Another issue present under this section is the drive to push people through a prescribed orientation process.  One of the best processes I have seen involves a careful assessment of where each new candidate is and then modifying their track of orientation to where they need the most work.  Some people, based upon their past experiences may be able to be competent in a new role in days where others may take months.

The last issue I want to address here is the tendency to put an item for increased focus in new orientation after an incident, but fail to add that item in ongoing annual re-training.  Higher reliability organizations train almost constantly.  Unfortunately, healthcare has not always apportioned sufficient dollars to training and education to get the results that are expected.


So, this couldn't be it....you're reading a blog to sharpen your skills!  This is when your peers come into play.  Employees tend to perform at the lowest acceptable level.  This is influenced by both the lowest performing member of the employee group and by the most easy going manager in the management group.  Employees who continually see one of their peers getting away with something tend to migrate toward that behavior.  Sort of a "bad apple" effect.  With regard to the most liberal manager, if you are managing as part of a group, it is hard to hold to high standards if one or more of the group is trying to play buddy.  The management team needs to spend some time to agree upon the minimum standard behavior to eliminate the "bad apple" effect and to spend time on consistency within the group.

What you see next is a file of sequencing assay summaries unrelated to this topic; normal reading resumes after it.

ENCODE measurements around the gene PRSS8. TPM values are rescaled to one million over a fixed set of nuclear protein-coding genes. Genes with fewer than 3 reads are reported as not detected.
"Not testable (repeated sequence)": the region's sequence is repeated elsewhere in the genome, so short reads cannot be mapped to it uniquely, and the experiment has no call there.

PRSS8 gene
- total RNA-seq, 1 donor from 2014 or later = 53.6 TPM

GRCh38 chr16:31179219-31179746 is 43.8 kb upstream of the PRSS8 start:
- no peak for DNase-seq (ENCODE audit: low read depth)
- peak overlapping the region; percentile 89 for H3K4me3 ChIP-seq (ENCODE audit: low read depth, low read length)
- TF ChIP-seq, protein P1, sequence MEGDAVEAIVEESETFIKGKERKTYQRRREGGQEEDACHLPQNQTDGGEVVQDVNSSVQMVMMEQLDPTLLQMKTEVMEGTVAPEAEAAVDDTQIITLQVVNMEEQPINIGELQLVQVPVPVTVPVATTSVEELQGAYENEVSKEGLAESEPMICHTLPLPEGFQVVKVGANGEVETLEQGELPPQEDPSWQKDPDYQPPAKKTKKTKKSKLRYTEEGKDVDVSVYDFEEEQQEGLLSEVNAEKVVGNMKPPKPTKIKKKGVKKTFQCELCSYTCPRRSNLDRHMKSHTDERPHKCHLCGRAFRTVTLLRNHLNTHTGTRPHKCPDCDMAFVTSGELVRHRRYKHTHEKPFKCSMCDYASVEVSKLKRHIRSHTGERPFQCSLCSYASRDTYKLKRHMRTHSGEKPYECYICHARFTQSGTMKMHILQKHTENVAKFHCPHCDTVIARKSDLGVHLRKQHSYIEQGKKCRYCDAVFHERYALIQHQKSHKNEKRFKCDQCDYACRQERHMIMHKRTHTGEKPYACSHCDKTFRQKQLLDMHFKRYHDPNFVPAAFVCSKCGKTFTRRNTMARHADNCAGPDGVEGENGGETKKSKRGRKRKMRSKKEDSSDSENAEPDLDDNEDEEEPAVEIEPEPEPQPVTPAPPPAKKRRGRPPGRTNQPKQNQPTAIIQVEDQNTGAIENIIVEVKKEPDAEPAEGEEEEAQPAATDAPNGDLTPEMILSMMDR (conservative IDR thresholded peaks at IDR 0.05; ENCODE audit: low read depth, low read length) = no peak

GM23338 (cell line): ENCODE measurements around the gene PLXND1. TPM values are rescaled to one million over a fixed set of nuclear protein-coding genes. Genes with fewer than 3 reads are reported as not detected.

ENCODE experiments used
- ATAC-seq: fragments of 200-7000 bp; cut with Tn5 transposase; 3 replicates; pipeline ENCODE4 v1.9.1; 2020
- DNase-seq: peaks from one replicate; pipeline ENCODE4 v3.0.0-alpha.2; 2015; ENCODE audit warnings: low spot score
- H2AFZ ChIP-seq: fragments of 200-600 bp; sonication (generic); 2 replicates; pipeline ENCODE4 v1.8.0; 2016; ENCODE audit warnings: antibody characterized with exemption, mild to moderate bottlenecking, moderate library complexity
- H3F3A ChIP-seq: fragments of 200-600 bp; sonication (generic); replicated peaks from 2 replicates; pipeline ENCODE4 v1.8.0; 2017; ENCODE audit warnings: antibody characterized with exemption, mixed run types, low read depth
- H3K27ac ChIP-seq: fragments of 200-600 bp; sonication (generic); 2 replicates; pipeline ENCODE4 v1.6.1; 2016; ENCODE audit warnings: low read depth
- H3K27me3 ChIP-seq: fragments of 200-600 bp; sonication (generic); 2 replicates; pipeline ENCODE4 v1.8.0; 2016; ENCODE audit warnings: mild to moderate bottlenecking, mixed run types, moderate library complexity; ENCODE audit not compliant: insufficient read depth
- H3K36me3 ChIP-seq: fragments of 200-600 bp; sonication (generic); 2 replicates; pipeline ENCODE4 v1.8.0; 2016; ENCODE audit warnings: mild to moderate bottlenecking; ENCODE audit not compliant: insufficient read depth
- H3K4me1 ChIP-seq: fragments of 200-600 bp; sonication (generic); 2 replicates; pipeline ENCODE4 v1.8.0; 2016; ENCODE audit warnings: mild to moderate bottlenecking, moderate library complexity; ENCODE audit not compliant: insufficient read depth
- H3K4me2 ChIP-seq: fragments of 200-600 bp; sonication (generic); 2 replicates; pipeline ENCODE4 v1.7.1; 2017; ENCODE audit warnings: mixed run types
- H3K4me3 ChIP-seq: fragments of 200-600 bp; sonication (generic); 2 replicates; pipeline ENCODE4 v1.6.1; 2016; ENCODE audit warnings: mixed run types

There are a lot of situations that could be used as examples here.  Some, the employee may not be aware are causing a problem in the workplace.  An employee who is not being productive to the level expected after the manager has assured proper training must be assessed for other reasons for poor performance.  Over the years I have been shocked by some of the things that employees have done that endangered their positions.  Some of the more frequent distractions seen today are:

  • time on phone with personal calls (This could be initiated by the employee or a needy significant other)
  • time on internet (email, shopping, chat rooms, gambling, games, facebook, etc)
  • excessive meal time and breaks
  • watching television
If there are performance issues related to personal distractions, the manager can look for engineering controls such as locking down internet access and installing surveillance cameras to monitor employee activity.  


Once reasons for Poor Performance are identified, they must be dealt with.  The biggest danger is that other employees will begin to lower their performance to the performance they are observing in their co-worker.